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As far as the supporting cast goes, the remaining big names are wasted in brief cameo-like roles. Ted Levine shows up as a bland fellow officer on Crowe’s special team. Cuba Gooding Jr. is wasted in the role of a rival drug dealer, while Chiwetel Ejiofor and Common fall by the wayside as two of Frank’s forgettable relatives/partners in crime. Idris Elba makes a good impression as a rival gangster, but doesn’t receive much of a role in the grand scheme of things. The only supporting performance that I feel was undeniably strong belongs to Josh Brolin as a greasy-haired corrupt cop who serves as an antagonist towards both Washington’s Lucas and Crowe’s Roberts. It makes me wish that a lot of the other side characters (and family drama) had been excised in order to give Brolin more scenes as a threat to both sides.

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Ridley Scott has proven himself in the past to be a stellar director, even when taking on less-than-stellar projects. The same goes for this disappointment, because AMERICAN GANGSTER looks great and wanted to be a huge gangster blockbuster. Though the film was successful at the box office and definitely has its fans, I felt it was very underwhelming. The script seems like a mishmash of gangster tropes and melodrama. While the gangster tropes are fun to watch (especially in the final 30 minutes), the family melodrama is a dreary slog to sit through. The aspirations to make this into a gangster movie with heart were noble, but the execution feels like a been-there, done-that experience. I watched the theatrical cut and found myself frequently bored when I should have been invested in both Crowe’s cop and Washington’s criminal. Instead, the film feels overly familiar and frequently dull.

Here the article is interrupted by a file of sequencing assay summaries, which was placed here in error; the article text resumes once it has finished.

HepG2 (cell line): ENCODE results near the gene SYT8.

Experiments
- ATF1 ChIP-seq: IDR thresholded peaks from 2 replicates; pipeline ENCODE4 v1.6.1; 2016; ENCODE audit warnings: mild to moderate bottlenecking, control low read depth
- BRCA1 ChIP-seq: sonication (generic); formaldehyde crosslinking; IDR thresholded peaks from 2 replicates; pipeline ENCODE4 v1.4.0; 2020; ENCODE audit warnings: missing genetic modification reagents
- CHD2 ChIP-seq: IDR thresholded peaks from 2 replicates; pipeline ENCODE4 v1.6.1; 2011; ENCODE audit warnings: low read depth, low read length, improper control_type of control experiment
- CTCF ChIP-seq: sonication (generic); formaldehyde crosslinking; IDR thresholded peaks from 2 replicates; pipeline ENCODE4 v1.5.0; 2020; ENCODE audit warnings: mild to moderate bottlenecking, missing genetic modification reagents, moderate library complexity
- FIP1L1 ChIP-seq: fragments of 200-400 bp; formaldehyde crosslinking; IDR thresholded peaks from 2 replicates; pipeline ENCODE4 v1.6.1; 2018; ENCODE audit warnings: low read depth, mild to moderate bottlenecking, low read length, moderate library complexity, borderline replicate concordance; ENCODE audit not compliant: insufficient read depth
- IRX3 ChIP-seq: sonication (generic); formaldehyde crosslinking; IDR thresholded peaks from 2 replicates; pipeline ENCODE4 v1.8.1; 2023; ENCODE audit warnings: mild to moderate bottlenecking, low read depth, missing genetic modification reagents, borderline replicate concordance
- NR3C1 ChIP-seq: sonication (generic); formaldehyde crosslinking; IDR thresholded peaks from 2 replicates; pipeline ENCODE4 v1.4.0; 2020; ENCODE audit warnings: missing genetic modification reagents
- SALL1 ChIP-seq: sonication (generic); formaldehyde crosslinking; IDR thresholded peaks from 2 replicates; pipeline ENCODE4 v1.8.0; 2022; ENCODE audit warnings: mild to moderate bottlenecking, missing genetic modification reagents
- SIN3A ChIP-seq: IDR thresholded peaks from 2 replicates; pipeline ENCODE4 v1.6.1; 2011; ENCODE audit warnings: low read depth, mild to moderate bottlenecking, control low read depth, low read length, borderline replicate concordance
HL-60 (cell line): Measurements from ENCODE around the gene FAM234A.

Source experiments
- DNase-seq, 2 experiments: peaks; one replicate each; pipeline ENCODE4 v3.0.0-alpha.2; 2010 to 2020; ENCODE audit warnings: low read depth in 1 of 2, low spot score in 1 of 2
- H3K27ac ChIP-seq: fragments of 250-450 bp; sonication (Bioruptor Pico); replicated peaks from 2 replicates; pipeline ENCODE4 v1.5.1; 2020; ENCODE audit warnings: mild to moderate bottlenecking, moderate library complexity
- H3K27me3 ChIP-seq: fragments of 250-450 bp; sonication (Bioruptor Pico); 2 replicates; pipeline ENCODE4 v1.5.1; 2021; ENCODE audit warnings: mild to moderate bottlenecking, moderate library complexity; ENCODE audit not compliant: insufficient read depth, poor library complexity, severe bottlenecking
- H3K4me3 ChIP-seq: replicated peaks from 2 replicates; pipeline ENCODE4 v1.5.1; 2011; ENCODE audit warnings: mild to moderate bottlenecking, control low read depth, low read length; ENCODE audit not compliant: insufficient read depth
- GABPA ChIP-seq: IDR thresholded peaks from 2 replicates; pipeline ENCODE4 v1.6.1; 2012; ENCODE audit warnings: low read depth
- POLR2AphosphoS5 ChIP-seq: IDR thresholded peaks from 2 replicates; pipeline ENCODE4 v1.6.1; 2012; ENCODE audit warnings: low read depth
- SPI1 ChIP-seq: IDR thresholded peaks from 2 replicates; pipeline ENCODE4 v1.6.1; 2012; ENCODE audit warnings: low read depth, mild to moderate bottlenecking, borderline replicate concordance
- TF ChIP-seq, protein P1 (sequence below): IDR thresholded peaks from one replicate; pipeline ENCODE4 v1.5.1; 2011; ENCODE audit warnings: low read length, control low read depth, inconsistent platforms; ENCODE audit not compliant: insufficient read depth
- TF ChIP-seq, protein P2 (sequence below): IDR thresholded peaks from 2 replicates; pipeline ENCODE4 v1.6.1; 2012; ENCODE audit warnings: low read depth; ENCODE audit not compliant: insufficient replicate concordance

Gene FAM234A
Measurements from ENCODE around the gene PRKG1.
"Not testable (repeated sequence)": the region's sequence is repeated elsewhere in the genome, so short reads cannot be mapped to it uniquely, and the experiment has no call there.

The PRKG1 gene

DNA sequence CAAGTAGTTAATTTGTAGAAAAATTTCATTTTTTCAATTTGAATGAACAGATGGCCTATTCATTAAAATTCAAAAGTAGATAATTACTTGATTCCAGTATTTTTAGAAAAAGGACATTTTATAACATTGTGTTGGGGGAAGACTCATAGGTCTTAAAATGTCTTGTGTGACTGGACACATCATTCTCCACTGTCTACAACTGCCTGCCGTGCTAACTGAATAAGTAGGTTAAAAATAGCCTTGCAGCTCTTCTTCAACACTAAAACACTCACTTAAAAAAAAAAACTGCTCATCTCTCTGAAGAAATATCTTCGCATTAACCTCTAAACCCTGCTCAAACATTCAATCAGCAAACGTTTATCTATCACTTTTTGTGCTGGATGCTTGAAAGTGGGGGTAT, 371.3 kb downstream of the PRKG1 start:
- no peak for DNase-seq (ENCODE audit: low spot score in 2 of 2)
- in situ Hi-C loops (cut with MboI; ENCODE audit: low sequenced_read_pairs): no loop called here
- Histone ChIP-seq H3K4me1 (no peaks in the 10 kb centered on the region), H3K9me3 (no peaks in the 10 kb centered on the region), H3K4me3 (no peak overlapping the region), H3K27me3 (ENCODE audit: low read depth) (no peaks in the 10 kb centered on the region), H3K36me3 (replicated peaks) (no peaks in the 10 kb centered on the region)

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Though AMERICAN GANGSTER definitely has its moments and two strong performances (three, if you count Brolin’s ten minutes as a side character), it ultimately feels like a by-the-numbers disappointment. I am an avid fan of gangster movies and frequently seek them out, but I was constantly bored throughout the nearly three-hour-long running time in this fictional version of Frank Lucas’s story. The movie isn’t necessarily made better by both of its actual counterparts coming out against it as exploiting a real-life story as a melodramatic fluff. Two solid performances, a few good scenes, and solid production values aside, AMERICAN GANGSTER is kind of a snoozefest.

Grade: C

BIG EYES (2014)

Review by Derrick Carter

Running Time: 1 hour 46 minutes

MPAA Rating: PG-13 for Thematic Elements and brief Strong Language

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Directed by: Tim Burton